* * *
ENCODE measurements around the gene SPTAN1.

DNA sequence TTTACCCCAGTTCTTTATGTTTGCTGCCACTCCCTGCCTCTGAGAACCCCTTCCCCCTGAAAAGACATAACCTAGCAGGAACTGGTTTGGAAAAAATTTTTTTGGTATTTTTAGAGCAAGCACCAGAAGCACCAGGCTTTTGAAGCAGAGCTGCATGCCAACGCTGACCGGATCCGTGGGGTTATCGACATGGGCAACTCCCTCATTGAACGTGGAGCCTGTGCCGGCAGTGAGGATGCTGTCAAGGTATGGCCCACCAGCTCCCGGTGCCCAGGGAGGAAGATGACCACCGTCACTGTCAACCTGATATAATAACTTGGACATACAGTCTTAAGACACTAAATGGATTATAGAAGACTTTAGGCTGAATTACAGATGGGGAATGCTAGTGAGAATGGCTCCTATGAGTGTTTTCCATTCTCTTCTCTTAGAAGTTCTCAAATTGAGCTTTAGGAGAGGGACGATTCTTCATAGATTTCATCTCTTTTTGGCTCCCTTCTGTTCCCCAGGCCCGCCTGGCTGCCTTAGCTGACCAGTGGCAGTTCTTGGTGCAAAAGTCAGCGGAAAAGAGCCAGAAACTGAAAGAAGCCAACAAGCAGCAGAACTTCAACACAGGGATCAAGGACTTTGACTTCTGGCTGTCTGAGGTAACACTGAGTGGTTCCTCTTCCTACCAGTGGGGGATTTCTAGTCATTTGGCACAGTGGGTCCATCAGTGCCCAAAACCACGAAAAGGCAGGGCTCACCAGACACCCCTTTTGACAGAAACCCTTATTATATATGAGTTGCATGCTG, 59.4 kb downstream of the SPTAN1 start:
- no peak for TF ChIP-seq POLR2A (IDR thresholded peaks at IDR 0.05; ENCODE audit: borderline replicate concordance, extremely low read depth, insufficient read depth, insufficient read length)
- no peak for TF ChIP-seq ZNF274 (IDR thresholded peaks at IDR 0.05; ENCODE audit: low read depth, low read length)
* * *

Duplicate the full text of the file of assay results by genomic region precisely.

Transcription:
ENCODE measurements around the gene SPTAN1.

DNA sequence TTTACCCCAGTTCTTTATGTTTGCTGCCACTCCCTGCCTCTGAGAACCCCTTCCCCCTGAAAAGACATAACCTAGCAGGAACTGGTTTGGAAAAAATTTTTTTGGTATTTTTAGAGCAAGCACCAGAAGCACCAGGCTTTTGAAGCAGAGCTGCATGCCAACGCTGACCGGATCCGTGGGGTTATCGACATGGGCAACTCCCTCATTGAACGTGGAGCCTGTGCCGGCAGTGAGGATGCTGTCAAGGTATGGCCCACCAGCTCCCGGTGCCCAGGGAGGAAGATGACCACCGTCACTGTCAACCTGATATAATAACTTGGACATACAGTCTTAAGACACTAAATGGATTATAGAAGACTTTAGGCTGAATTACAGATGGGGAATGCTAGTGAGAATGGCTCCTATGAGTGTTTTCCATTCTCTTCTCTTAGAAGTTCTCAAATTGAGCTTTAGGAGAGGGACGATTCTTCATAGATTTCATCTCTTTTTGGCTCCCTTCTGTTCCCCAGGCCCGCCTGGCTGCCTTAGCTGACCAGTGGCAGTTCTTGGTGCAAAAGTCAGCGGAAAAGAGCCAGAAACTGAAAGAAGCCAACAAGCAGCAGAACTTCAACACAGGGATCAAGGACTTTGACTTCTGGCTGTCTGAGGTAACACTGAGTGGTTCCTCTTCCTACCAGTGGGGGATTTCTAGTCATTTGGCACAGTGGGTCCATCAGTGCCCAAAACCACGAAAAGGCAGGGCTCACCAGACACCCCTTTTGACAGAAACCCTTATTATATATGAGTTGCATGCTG, 59.4 kb downstream of the SPTAN1 start:
- no peak for TF ChIP-seq POLR2A (IDR thresholded peaks at IDR 0.05; ENCODE audit: borderline replicate concordance, extremely low read depth, insufficient read depth, insufficient read length)
- no peak for TF ChIP-seq ZNF274 (IDR thresholded peaks at IDR 0.05; ENCODE audit: low read depth, low read length)